Citing glorious days of untold vandalism, flame runs, and endemic stench, Centre College graduate and veteran of Nevin Hall William Withers was outraged this homecoming weekend to find the building he once called home inhabited by men and women alike.

“I’m livid,” the 1981 graduate said, after shot-gunning his ninth beer before entering the annual homecoming football game. “After nearly beating down the front door and bullying the resident assistant of my old floor, I was shocked to find women living in my former stomping grounds.”

An English major whose dream of writing the next great American novel landed him an insurance job and substance abuse problems, Withers recalled fond memories of living in Nevin Hall his freshman year.

“I remember on my first day my roommate, Bill Button, welcomed me with a slap on the back and a remark about how heavy my girlfriend looked. We used to sneak up to the roof of Young and throw rocks at drunk girls. We had some good times, Bill and I.”

Bill Button is now serving time in federal prison for sexual assault.

“Yeah, that sounds like ole Billy,” Withers added.

Built in 1968, Nevin Hall has served since as a residence hall for freshmen men. For many graduates of Centre, it has become legendary as a site of all things ridiculous, masculine, and downright absurd. Named after a prominent Louisville architect and former Centre College Board of Trustees member Hugh L. Nevin, it has seen much of the changes on campus throughout the latter half of the twentieth century. Mr. Nevin designed Nevin Hall and eight other buildings on campus, giving to the college much of its distinctive aesthetic. Little did Mr. Nevin know he would be the father of a wretched hive of scum and villainy.

“I’ve worked for Centre since the early 70s, and you never know what could possibly be happening in Nevin,” Director of Facilities Management and former mall Santa Wayne King said. “For the first five or six years, I would go there with my crew to maintenance it. After that, I just stopped going for my health. The past decade or so we’ve been using Nevin to haze the new employees. It works like a charm.”

Now, however, the culture of the building is changing, as the 2015-16 school year is the first time Nevin Hall will be co-ed, and the change is expected to remain.

“We’ve had a lot of success with this approach in other first-year halls,” Director of Residence Life Jacob Raderer said. “It gives us more flexibility and we’ve actually seen negative behavior decline. It just makes sense.”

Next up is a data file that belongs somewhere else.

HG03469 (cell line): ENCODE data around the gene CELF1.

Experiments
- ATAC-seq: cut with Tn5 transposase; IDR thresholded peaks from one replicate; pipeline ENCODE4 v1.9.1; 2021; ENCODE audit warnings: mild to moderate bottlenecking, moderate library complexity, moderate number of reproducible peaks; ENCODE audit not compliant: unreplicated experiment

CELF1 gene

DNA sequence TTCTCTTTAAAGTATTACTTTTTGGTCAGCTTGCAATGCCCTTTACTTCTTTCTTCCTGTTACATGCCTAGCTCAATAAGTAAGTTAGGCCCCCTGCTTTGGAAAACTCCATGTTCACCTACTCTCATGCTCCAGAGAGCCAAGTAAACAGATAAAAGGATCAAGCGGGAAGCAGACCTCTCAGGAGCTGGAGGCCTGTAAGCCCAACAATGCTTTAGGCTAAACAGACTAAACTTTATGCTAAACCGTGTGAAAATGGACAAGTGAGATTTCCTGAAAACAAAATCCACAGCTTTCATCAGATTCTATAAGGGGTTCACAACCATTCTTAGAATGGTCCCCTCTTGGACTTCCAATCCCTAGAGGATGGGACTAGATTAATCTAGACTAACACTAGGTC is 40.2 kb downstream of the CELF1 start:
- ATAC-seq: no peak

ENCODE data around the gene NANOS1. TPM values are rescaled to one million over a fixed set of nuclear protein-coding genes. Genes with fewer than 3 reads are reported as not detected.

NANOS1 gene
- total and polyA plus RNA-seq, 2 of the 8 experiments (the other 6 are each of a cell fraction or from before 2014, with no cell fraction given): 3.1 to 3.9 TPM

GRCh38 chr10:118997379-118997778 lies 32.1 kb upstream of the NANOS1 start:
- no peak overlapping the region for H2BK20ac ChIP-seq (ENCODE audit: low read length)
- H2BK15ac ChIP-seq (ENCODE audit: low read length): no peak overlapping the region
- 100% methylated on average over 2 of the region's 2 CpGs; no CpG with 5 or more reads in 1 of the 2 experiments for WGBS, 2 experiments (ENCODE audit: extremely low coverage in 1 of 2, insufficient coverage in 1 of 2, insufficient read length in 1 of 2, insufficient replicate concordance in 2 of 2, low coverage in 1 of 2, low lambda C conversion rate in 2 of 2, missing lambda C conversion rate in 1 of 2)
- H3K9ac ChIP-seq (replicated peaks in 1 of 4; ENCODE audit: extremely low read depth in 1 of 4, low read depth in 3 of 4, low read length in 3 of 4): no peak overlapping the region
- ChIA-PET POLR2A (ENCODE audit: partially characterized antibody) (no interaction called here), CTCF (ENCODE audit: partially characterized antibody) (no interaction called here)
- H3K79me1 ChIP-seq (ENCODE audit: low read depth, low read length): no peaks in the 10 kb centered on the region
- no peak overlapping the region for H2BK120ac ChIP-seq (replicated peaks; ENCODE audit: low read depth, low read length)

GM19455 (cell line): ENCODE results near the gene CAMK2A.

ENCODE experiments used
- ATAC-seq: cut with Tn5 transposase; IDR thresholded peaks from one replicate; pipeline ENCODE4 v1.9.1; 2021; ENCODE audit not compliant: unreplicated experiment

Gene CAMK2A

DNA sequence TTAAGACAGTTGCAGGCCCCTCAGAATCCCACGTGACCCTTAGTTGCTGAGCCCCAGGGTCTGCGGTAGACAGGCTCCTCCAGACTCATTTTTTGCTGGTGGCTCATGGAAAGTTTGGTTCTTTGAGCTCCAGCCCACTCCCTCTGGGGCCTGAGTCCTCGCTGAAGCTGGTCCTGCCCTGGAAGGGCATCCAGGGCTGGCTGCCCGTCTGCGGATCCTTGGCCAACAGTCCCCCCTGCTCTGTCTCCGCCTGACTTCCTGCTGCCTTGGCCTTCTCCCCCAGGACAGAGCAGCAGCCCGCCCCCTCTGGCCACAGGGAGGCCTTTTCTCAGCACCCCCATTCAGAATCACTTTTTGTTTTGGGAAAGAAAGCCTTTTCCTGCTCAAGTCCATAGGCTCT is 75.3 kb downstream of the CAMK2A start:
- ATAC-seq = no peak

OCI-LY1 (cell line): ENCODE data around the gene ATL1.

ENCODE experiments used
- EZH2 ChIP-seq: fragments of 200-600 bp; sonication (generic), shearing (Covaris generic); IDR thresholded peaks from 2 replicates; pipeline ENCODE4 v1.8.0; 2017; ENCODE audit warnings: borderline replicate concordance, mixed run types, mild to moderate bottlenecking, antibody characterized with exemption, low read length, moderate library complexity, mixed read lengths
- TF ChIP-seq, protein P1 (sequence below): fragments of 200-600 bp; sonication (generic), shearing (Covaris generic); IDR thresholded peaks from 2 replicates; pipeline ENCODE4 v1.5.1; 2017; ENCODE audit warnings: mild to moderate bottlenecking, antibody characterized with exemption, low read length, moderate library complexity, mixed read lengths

To any reasonable person the reform does indeed seem prudent. But that didn’t stop alumni like Withers from protesting the alteration.

“Used to be you could put a bunch of men together and let them endanger their lives and the lives of others in peace,” Withers said. “Now it’s all fire safety this, noise complaint that. Utterly ridiculous is what it is.”

Sporting a fundamentally backward understanding of sexuality and a camo “Reagan/Bush ‘84” baseball cap, Withers also resented the atmosphere the change has brought about.

“These girls I saw on the hall, they were all smiles and polite hellos. The hall decorations were still up, encouraging messages were written on their dry erase boards, and the distinct smell of dead animals was nowhere to be found.”

The change of residents in Nevin Hall wasn’t the only new thing for alumni to stomach, however. A thorough renovation of the bathrooms was also conducted over the summer, something Withers was equally distraught over.

“They were clean, spacious, and well-kept,” Withers said between yelling obscenities at innocent students. “Where was the vomit, the mud, the half-naked frat guys? At one point I thought I got a whiff of air freshener – what the <censored>?”

Not all visiting alumni were as upset. Some even were in support of the policy changes.

“I’ll be honest, I have some great stories from my Nevin days,” classmate of Withers Herb Guthrie said. “But there’s only so many times you can wake up in a pool of your own filth before you start to wonder: ‘Is there more?’”

“We really do understand that Nevin is something of an icon in Centre history and we value that,” Raderer said. “But there’s a difference between a cesspool of disease and a cultural motif. We want provide an enjoyable but healthy living environment.”

The Student and Residence Life Offices have taken pains to distance the college from less-than-safe behaviors of the past. But every year in the month of October the desirable and undesirable alike make their trek back to Mother Centre, and Department of Public Safety officers brace themselves for the highest liability weekend of the school year.

“People use words like ‘difficult,’ ‘toxic,’ and ‘sociopathic’ to describe me,” Withers said. “All I know is, my six years at Centre were well spent.”


Editor’s Note: The previous article is from the CentOnion series, a satirical publication focused on parodying various subjects unique to Centre College’s campus.

As such, all content within this article is purely fictional and does not necessarily reflect the views of the Cento or Centre College.

In addition all quotations used in this article are purely fictional and do not necessarily reflect the views of the individuals quoted.

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